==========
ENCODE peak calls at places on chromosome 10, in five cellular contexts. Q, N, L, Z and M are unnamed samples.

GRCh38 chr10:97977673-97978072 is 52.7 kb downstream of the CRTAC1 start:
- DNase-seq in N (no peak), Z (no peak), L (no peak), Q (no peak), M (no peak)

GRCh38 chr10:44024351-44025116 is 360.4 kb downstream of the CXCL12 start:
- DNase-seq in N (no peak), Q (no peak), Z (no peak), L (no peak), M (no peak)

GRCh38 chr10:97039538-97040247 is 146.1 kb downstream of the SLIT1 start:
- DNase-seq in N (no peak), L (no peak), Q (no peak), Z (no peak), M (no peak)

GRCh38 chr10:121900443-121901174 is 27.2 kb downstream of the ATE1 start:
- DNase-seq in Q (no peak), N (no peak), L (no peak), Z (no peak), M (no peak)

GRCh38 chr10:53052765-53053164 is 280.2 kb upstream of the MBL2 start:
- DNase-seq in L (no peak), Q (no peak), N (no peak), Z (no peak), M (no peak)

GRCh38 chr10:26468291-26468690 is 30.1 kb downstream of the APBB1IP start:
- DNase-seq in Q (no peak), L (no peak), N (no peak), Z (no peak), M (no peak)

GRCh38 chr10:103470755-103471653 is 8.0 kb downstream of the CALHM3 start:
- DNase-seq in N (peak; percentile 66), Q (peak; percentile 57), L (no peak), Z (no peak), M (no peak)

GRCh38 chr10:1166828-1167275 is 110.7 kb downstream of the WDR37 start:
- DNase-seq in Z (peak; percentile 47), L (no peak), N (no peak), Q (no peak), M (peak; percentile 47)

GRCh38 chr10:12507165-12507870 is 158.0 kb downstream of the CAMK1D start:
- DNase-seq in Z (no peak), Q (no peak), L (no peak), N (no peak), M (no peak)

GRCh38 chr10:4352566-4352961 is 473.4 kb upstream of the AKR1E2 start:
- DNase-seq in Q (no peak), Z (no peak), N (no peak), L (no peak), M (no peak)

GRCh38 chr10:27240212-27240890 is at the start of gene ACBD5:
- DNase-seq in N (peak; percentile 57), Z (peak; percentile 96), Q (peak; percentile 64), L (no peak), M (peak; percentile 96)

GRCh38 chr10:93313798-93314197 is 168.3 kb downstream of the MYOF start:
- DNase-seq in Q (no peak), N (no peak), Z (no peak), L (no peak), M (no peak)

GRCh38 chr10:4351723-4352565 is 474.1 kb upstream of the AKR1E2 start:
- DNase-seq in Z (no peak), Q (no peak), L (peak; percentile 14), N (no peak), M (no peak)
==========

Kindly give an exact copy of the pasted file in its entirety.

ENCODE peak calls at places on chromosome 10, in five cellular contexts. Q, N, L, Z and M are unnamed samples.

GRCh38 chr10:97977673-97978072 is 52.7 kb downstream of the CRTAC1 start:
- DNase-seq in N (no peak), Z (no peak), L (no peak), Q (no peak), M (no peak)

GRCh38 chr10:44024351-44025116 is 360.4 kb downstream of the CXCL12 start:
- DNase-seq in N (no peak), Q (no peak), Z (no peak), L (no peak), M (no peak)

GRCh38 chr10:97039538-97040247 is 146.1 kb downstream of the SLIT1 start:
- DNase-seq in N (no peak), L (no peak), Q (no peak), Z (no peak), M (no peak)

GRCh38 chr10:121900443-121901174 is 27.2 kb downstream of the ATE1 start:
- DNase-seq in Q (no peak), N (no peak), L (no peak), Z (no peak), M (no peak)

GRCh38 chr10:53052765-53053164 is 280.2 kb upstream of the MBL2 start:
- DNase-seq in L (no peak), Q (no peak), N (no peak), Z (no peak), M (no peak)

GRCh38 chr10:26468291-26468690 is 30.1 kb downstream of the APBB1IP start:
- DNase-seq in Q (no peak), L (no peak), N (no peak), Z (no peak), M (no peak)

GRCh38 chr10:103470755-103471653 is 8.0 kb downstream of the CALHM3 start:
- DNase-seq in N (peak; percentile 66), Q (peak; percentile 57), L (no peak), Z (no peak), M (no peak)

GRCh38 chr10:1166828-1167275 is 110.7 kb downstream of the WDR37 start:
- DNase-seq in Z (peak; percentile 47), L (no peak), N (no peak), Q (no peak), M (peak; percentile 47)

GRCh38 chr10:12507165-12507870 is 158.0 kb downstream of the CAMK1D start:
- DNase-seq in Z (no peak), Q (no peak), L (no peak), N (no peak), M (no peak)

GRCh38 chr10:4352566-4352961 is 473.4 kb upstream of the AKR1E2 start:
- DNase-seq in Q (no peak), Z (no peak), N (no peak), L (no peak), M (no peak)

GRCh38 chr10:27240212-27240890 is at the start of gene ACBD5:
- DNase-seq in N (peak; percentile 57), Z (peak; percentile 96), Q (peak; percentile 64), L (no peak), M (peak; percentile 96)

GRCh38 chr10:93313798-93314197 is 168.3 kb downstream of the MYOF start:
- DNase-seq in Q (no peak), N (no peak), Z (no peak), L (no peak), M (no peak)

GRCh38 chr10:4351723-4352565 is 474.1 kb upstream of the AKR1E2 start:
- DNase-seq in Z (no peak), Q (no peak), L (peak; percentile 14), N (no peak), M (no peak)